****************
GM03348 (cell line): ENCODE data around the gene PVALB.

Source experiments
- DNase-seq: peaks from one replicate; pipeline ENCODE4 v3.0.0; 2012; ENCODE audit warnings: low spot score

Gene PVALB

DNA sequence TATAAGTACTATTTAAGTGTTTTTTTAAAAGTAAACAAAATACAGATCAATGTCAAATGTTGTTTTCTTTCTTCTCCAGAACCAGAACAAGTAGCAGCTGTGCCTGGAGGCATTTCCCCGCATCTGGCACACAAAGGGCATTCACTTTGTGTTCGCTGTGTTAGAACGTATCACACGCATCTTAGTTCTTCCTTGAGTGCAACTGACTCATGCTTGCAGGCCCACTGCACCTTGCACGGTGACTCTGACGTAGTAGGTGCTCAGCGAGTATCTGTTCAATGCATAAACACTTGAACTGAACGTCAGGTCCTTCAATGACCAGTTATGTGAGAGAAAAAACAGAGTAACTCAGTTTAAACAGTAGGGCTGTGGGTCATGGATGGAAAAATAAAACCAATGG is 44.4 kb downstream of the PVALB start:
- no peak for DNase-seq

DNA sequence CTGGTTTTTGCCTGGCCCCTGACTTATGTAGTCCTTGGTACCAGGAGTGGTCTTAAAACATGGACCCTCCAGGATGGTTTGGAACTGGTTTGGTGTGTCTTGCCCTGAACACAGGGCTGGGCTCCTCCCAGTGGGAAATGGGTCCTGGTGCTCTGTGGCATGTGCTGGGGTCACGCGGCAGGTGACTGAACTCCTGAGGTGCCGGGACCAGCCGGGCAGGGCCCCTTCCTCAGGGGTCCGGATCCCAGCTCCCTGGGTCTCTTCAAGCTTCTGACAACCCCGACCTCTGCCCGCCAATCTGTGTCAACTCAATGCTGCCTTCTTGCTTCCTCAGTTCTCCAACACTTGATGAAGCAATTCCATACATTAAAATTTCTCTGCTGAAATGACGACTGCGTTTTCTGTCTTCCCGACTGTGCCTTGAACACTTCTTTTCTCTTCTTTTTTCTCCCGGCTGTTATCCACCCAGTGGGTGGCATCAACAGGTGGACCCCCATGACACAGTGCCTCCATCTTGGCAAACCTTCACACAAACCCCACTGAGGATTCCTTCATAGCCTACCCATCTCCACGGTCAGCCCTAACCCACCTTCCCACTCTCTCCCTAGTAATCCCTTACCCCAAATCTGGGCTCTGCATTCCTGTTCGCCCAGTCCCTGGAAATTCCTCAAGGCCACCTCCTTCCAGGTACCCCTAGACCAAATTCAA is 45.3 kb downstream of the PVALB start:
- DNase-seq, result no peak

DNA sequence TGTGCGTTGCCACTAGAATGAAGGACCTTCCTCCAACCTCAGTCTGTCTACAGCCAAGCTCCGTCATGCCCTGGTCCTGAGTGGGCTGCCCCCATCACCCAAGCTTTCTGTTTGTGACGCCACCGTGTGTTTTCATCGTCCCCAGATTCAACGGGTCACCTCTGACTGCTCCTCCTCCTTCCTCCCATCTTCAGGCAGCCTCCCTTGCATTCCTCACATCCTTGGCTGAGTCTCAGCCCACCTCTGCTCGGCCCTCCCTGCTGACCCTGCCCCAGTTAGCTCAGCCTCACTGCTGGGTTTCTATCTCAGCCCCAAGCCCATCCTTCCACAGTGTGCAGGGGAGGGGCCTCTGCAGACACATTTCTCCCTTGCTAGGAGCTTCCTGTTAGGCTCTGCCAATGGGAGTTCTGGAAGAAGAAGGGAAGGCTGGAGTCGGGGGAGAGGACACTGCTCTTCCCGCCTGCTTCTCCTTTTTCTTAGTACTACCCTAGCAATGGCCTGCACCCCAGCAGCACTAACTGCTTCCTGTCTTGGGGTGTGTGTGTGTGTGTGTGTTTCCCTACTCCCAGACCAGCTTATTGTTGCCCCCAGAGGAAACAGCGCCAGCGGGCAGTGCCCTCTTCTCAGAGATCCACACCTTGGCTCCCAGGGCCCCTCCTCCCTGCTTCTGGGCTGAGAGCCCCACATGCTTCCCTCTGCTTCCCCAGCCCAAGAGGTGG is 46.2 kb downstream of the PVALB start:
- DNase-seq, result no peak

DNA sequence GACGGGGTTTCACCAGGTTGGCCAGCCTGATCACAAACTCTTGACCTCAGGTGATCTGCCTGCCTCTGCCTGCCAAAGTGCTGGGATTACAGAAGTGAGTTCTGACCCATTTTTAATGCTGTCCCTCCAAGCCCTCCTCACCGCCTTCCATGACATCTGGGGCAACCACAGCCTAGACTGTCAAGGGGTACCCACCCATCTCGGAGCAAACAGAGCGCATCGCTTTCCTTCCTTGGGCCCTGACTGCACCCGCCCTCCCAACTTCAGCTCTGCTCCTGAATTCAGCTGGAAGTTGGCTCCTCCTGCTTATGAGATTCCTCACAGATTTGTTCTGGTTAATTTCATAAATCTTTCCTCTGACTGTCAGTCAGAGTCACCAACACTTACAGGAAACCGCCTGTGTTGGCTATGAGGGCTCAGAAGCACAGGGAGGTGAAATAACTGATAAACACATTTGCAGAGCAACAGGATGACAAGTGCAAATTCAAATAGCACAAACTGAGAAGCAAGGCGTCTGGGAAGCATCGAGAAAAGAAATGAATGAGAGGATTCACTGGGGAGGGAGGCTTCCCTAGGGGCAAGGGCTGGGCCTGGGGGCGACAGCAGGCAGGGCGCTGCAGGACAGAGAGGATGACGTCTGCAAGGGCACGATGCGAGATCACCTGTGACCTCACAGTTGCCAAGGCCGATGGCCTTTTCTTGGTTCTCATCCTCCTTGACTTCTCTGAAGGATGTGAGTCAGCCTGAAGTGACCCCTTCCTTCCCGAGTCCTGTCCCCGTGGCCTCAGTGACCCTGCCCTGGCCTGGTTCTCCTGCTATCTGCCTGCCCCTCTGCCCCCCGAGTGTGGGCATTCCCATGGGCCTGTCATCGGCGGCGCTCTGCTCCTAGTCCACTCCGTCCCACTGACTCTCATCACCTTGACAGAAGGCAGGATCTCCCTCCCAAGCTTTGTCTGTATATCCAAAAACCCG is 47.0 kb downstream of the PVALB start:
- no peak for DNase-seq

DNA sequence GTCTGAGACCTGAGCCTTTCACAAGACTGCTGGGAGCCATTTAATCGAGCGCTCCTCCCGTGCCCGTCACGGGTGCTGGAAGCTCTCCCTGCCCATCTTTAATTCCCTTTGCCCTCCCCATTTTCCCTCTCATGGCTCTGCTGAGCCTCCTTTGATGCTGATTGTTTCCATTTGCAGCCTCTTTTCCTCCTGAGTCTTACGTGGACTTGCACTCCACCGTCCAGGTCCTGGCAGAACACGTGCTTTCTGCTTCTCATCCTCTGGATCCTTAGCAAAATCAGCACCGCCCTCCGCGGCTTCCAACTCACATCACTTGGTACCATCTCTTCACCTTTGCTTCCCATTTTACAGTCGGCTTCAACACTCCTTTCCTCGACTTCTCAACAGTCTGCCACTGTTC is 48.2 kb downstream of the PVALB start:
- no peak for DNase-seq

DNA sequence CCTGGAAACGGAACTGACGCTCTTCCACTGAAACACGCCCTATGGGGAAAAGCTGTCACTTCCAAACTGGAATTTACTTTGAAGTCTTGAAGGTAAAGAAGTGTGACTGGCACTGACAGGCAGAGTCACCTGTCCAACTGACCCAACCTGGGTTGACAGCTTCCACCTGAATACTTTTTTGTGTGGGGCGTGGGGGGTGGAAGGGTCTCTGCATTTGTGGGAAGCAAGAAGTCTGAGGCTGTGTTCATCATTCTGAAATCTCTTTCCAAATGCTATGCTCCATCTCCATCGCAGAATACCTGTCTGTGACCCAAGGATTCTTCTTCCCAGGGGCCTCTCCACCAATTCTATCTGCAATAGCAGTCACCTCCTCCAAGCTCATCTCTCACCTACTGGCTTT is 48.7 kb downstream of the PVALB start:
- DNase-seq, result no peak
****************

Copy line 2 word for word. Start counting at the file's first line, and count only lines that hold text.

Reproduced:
Source experiments